FYI This Week highlights upcoming science policy events and summarizes news from the past week.
Lawrence Berkeley National Lab Director Michael Witherell, left, leads PCAST members and staff on a tour of the lab in January. A.N. Sreeram, second from right, is the chair of the council’s Subcommittee on New Models of Engagement for Federal and National Laboratories in the Multi-Sector R&D Enterprise.
(Image credit – Thor Swift / ©2020 The Regents of the University of California, LBNL)
The President’s Council of Advisors on Science and Technology is meeting on Tuesday to consider policy recommendations from subcommittees focused on supporting U.S. leadership in emerging industries, meeting national STEM workforce needs, and developing new ways for federal laboratories to engage the private sector. PCAST formed the groups at its kickoff meeting last November with the aim of making a quick impact within the framework of a broader five year plan focused on “Industries of the Future.” The council will also introduce members of another newly created subcommittee comprising students and early career researchers. This week’s meeting is the first since Harvard astronomer Abraham Loeb and MIT computer scientist Daniela Rus were appointed to the council in April, bringing its roster to 13 members out of an anticipated 16, excluding its ex officio chair White House Office of Science and Technology Policy Director Kelvin Droegemeier.
The process of debating and voting on amendments to the National Defense Authorization Act for Fiscal Year 2021 will shift into high gear this week as floor debate proceeds on the Senate version while the House Armed Services Committee meets on Wednesday to hammer out its draft. The Senate draft, which was released to the public last week, includes provisions that aim to support R&D on a variety of advanced technologies, including quantum computers, artificial intelligence, and hypersonics. Among the more than 500 amendments that have been proposed for consideration on the Senate floor is the Nuclear Energy Leadership Act, which would establish an advanced nuclear reactor demonstration program within the Department of Energy and require the Defense Department to purchase power from an advanced reactor. Its backers had previously packaged it into another sweeping bill called the American Energy Innovation Act, which stalled on the floor earlier this year. Other standalone bills offered as amendments include the recently introduced Endless Frontier Act, which would add a technology directorate to the National Science Foundation, as well as a modified version of the CHIPS for America Act and a related bill titled the American Foundries Act, which would support domestic semiconductor R&D and manufacturing. Though these three bills have bipartisan backing, senators may prove reluctant to include them given that they feature multibillion dollar funding recommendations and have not yet received attention from the committees responsible for them.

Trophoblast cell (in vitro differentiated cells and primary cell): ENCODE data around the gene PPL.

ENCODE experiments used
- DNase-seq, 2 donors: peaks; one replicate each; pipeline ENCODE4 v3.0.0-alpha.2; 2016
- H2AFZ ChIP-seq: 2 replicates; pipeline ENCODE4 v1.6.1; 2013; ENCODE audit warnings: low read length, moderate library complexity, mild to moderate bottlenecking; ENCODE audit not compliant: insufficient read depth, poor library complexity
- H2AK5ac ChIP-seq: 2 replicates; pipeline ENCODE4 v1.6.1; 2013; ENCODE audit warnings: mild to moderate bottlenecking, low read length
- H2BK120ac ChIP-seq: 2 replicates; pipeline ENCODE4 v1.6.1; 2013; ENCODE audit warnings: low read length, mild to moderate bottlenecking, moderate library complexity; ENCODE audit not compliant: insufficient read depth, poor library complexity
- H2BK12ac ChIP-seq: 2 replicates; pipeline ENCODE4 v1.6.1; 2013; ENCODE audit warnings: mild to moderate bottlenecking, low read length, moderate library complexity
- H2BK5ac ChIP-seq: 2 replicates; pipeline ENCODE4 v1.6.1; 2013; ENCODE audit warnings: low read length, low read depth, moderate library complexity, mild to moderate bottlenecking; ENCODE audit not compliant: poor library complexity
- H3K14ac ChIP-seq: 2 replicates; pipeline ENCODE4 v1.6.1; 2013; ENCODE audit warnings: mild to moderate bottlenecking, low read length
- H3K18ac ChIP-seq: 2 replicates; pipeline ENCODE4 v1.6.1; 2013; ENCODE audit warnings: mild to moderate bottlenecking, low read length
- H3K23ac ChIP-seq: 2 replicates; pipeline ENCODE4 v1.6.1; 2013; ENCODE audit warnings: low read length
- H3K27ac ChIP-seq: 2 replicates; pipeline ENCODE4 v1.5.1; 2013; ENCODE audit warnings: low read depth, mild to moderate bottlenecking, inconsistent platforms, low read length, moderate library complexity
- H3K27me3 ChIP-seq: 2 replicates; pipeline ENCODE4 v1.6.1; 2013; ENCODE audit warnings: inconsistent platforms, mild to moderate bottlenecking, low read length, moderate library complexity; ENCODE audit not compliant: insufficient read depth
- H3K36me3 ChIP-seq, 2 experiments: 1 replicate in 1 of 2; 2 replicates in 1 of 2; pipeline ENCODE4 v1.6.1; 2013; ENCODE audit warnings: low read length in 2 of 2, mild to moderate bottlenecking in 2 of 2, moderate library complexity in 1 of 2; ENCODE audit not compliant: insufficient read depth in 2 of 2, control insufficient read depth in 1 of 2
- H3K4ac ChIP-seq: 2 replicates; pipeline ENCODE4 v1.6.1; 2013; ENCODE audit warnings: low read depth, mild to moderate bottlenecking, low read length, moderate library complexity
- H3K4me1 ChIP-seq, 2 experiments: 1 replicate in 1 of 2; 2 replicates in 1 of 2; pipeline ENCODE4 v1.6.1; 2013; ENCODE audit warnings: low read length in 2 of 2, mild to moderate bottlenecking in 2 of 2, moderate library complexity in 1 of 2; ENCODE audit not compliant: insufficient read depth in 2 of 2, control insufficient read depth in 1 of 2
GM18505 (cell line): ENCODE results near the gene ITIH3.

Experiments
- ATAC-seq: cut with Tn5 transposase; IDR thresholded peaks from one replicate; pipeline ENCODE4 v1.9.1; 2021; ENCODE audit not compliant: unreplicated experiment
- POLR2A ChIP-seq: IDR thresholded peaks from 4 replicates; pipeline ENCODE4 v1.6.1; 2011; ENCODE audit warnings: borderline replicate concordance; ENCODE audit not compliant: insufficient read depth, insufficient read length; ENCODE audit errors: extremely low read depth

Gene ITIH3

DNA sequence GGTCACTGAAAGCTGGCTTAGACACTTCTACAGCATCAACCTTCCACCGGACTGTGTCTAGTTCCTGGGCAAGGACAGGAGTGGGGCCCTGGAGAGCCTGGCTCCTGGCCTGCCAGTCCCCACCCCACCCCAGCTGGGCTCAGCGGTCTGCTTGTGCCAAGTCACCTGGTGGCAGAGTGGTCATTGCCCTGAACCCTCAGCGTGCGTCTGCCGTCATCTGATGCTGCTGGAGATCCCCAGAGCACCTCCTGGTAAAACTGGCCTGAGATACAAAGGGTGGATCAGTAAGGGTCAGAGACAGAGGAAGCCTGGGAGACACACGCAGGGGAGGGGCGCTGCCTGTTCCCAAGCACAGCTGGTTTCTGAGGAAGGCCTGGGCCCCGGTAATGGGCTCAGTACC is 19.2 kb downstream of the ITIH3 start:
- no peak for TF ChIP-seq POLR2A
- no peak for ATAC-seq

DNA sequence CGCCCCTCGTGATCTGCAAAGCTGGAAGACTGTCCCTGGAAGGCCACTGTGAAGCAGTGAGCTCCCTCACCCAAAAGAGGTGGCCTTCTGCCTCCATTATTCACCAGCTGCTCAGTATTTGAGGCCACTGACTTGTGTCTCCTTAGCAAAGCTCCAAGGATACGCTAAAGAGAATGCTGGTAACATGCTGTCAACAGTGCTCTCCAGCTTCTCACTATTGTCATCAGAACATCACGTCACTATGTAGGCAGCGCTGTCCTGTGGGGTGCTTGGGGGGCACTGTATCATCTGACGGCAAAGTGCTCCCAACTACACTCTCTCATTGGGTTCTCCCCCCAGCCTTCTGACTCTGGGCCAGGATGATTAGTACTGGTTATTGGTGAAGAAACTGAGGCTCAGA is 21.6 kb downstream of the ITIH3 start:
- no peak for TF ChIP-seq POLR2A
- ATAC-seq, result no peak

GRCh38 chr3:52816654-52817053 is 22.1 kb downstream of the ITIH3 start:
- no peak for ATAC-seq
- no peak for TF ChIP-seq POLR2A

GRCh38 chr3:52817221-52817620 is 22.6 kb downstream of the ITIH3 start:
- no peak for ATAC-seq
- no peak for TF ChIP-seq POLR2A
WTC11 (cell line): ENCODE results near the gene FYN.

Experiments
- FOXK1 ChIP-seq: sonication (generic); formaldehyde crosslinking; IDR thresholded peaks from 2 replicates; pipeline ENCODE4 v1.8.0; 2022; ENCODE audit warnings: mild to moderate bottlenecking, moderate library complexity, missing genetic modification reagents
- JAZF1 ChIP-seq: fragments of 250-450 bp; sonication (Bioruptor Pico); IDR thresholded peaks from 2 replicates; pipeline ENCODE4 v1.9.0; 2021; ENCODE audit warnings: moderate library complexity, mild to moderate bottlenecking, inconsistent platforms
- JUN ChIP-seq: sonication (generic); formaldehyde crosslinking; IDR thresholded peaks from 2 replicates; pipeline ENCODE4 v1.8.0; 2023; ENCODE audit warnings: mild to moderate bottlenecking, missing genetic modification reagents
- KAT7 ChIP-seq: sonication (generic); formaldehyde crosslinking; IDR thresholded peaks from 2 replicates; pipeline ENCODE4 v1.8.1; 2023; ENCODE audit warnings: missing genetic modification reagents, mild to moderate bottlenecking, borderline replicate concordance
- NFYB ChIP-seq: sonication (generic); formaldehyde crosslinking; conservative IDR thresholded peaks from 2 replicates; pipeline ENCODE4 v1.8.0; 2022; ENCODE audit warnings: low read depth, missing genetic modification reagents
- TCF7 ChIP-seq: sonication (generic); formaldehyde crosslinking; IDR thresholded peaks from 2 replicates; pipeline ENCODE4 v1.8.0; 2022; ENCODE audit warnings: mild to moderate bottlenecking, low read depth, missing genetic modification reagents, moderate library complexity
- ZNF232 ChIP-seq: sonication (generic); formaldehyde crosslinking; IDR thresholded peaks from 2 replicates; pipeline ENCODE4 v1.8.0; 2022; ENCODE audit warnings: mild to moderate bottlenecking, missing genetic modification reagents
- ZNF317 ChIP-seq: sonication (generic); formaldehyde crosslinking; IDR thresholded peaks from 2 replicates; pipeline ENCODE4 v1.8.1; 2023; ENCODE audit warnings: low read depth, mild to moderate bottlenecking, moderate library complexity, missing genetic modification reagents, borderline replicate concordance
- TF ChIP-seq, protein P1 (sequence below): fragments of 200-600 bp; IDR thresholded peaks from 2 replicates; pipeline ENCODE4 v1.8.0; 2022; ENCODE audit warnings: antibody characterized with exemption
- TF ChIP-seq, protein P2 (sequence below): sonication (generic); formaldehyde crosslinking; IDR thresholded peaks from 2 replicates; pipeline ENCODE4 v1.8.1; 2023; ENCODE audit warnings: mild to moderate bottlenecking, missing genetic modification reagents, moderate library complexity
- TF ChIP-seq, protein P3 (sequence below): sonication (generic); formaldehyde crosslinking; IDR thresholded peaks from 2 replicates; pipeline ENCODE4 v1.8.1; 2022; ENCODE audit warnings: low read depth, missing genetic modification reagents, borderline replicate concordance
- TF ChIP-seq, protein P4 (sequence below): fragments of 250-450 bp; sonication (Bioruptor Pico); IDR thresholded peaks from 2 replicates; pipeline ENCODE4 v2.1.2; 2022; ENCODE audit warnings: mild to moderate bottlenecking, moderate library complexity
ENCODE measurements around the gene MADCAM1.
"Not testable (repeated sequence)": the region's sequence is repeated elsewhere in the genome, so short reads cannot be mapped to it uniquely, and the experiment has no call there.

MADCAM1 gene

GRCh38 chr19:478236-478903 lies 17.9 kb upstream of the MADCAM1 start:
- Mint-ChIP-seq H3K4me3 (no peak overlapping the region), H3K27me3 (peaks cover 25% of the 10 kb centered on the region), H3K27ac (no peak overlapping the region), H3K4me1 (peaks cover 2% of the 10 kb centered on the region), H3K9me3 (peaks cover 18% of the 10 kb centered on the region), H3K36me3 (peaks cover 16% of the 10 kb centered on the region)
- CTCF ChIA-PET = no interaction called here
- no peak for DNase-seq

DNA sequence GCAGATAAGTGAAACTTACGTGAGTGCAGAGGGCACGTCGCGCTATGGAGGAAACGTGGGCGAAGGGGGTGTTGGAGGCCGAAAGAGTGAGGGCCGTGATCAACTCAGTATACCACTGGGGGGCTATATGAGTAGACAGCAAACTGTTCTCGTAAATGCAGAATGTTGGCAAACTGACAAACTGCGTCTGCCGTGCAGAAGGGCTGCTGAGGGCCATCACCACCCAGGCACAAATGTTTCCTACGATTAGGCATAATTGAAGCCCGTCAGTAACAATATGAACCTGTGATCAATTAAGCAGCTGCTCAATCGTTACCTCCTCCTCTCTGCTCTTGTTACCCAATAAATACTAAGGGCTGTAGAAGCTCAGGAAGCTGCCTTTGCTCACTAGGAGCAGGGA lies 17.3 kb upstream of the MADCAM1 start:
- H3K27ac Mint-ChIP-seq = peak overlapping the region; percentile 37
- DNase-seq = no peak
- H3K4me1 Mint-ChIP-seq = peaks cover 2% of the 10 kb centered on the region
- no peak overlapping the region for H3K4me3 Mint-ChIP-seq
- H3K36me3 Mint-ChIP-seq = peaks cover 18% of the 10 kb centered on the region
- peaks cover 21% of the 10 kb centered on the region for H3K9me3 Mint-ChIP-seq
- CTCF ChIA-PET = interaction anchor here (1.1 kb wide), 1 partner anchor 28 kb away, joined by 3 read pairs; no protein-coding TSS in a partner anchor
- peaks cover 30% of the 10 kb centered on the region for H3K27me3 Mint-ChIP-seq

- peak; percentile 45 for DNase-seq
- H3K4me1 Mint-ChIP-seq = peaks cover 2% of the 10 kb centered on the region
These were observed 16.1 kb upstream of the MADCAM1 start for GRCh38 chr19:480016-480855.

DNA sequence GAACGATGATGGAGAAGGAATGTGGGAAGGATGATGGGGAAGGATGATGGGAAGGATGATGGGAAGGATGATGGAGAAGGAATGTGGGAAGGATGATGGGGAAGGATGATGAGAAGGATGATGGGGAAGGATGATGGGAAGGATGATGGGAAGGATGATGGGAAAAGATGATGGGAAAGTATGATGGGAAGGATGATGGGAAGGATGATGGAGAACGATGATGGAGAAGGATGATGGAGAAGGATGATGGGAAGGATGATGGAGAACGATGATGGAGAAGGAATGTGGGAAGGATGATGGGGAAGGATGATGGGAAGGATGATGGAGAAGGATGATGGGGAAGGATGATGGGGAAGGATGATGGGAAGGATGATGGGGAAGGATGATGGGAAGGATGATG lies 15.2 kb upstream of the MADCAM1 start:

The Baker Institute at Rice University is hosting a webinar on Tuesday titled, “U.S. Policies on Scientific Cooperation with China: Furthering National Security, Diplomacy, Competitiveness or Discrimination?” The event will feature physicist Neal Lane, a fellow at the institute who served as director of the National Science Foundation and the White House Office of Science and Technology Policy under President Clinton. Lane will discuss the long-term implications of President Trump’s recent proclamation restricting visas for Chinese graduate students and researchers as well as proposals in Congress to broadly bar visas for Chinese citizens. Also speaking is political scientist Steven Lewis, who recently co-authored a paper examining barriers to international cooperation based on a survey of over 9,000 scientists from seven countries and Hong Kong.
The National Science Foundation is holding a virtual event this week to spotlight results from the inaugural cohort of 41 teams for its Convergence Accelerator, a program that aims to “accelerate the transition of use-inspired convergence research into practice, and build team capacity around exploratory, high-risk projects.” The research “tracks” for the first cohort are: AI and Future of Jobs, which seeks to support mechanisms that connect workers with jobs of the future; the National Talent Ecosystem, which supports research on reskilling workers for 21st Century technology areas; and the Open Knowledge Network, which aims to “enable the creation of a nonproprietary shared knowledge infrastructure.” For the Open Knowledge Network, teams worked across “horizontal” topic-agnostic and “vertical” domain-specific tracks.